Animal Behavior/Scientific Method
The Scientific Method
The Scientific method refers to a body of techniques for investigating phenomena, acquiring new knowledge, or correcting and integrating previous knowledge. To be termed scientific, a method of inquiry must be based on gathering observable, empirical and measurable evidence subject to specific principles of reasoning. A scientific method consists of the collection of data through observation and experimentation, and the formulation and testing of hypotheses 
Socrates developed logic as a way of thinking and speaking which would let you prove that a certain statement was or was not true. Plato (Socrates' student) continued this idea, and Plato's student Aristotle began to apply logic to the natural world in which arguments were used instead of experiments. Aristotle, dissatisfied with the knowledge that was imparted when the researcher moves from a set of specific facts to a general conclusion, rather relied on deductive reasoning. For centuries the library of Alexandria served as a center for scientific exploration. Following Roman conversion to Christianity its influence in the Western world declined around 600AD but its contents was preserved with the rise of islam where explorations of the natural world prospered. The experimental scientific method was developed by Alhazen, who in 1021AD used experimentation and mathematics to obtain the results in his Book of Optics. In the medieval Western world (600-1000) faith and the supernatural reigned supreme over the value of human reason and science. Giving rise to the Renaissance, the grip of church doctrine weakened after the 12th century with a variety of influences, including the black death, the influx of scholarly literature from the islamic library of Cordoba, and the printing press. Galileo Galilei (1564–1642) starts the Scientific Revolution and claims that church doctrine ought not to make claims about the natural world which can easily be shown to be false - and he pays the price. Renee Descartes (1596–1650) urges us to never accept anything as true that is not known clearly to be such. William Harvey (1578–1657) phrases the Scientific Method.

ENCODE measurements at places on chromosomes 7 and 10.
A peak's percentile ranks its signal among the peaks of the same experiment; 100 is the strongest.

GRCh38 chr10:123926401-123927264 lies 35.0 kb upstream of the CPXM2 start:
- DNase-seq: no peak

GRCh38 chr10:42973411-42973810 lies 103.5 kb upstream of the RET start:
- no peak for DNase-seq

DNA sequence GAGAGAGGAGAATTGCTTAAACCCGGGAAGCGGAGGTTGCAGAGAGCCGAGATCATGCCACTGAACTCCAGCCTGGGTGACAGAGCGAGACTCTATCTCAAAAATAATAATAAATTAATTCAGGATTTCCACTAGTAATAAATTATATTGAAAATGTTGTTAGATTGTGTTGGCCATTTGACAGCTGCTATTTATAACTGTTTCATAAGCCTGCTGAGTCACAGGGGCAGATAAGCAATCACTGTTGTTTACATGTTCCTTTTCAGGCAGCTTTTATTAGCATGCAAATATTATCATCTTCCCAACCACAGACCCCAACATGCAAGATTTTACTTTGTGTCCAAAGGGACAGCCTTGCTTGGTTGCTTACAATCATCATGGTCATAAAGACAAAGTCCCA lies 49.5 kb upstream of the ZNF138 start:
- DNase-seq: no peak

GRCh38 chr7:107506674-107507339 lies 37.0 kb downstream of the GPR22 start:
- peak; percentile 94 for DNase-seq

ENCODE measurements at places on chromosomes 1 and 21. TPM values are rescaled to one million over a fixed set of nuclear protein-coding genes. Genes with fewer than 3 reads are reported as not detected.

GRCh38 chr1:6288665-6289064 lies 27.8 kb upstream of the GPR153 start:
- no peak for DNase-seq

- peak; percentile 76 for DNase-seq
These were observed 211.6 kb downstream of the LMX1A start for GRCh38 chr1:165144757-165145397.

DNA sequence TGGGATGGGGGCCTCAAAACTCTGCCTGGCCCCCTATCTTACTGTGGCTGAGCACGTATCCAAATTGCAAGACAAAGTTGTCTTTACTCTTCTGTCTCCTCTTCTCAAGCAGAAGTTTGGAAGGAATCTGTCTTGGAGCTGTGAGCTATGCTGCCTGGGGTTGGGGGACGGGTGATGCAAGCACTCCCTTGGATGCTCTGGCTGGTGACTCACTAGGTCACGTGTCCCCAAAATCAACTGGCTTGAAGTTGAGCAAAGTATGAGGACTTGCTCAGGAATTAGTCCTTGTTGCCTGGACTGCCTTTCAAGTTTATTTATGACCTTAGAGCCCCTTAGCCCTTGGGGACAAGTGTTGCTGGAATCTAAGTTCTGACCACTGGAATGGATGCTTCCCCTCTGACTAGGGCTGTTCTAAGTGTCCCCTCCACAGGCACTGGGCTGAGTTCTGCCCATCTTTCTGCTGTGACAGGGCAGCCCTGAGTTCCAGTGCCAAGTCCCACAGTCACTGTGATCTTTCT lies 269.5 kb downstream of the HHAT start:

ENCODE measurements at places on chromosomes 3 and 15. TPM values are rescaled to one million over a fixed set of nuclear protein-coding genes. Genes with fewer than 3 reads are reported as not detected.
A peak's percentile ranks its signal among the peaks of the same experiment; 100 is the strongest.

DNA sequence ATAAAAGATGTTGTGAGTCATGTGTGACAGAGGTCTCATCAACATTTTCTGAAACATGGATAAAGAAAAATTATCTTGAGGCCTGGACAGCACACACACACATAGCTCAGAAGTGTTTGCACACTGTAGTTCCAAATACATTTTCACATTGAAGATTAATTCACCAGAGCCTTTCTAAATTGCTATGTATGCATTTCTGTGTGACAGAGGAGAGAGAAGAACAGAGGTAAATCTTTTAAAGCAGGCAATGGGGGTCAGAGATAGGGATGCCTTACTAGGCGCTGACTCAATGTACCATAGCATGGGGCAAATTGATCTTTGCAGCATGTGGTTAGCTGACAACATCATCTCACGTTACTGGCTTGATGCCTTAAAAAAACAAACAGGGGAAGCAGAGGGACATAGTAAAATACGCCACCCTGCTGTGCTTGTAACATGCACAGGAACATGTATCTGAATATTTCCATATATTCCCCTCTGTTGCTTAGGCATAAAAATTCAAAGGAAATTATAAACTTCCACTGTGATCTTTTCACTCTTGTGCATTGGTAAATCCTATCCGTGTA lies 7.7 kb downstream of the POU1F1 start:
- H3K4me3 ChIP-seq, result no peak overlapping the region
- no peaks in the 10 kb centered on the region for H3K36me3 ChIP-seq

A method for knowing
The scientific method is the process by which scientists construct an accurate (i.e., reliable, consistent and non-arbitrary) representation of the world. Scientists attempt to minimize the influence of their biases on the outcome of an experiment. The most fundamental error is to mistake the hypothesis for an explanation of a phenomenon, without performing experimental tests. Sometimes "common sense" and "logic" tempt us into believing that no test is needed. There are numerous examples of this, dating from the Greek philosophers to the present day.The prime directive is to never accept anything as true that is not known clearly to be such. Towards this goal scientists progress through a series of structured steps.
- Initial Observation tickles your interest in a particular topic
- Phrase a Question that can be addressed with an experiment
- Phrase Null Hypothesis as an explicit claim about the value of a specific parameter. What would you predict if the decision to turn left/right is random? In our example, the probability to turn right P(R) must equal the probability of turning left P(L). Because subjects have two mutually exclusive choices at the decision point we know that the probability of turning either left or right P(R or L) = P(R) + P(L) = 1, or P(R) = P(L) = 0.5. Thus, we can make an explicit claim about the probability that a subject turns right or left at the decision point given the choice is random. Our null hypothesis is that P(R) = 0.5 (or, equivalently, that P(L) = 0.5).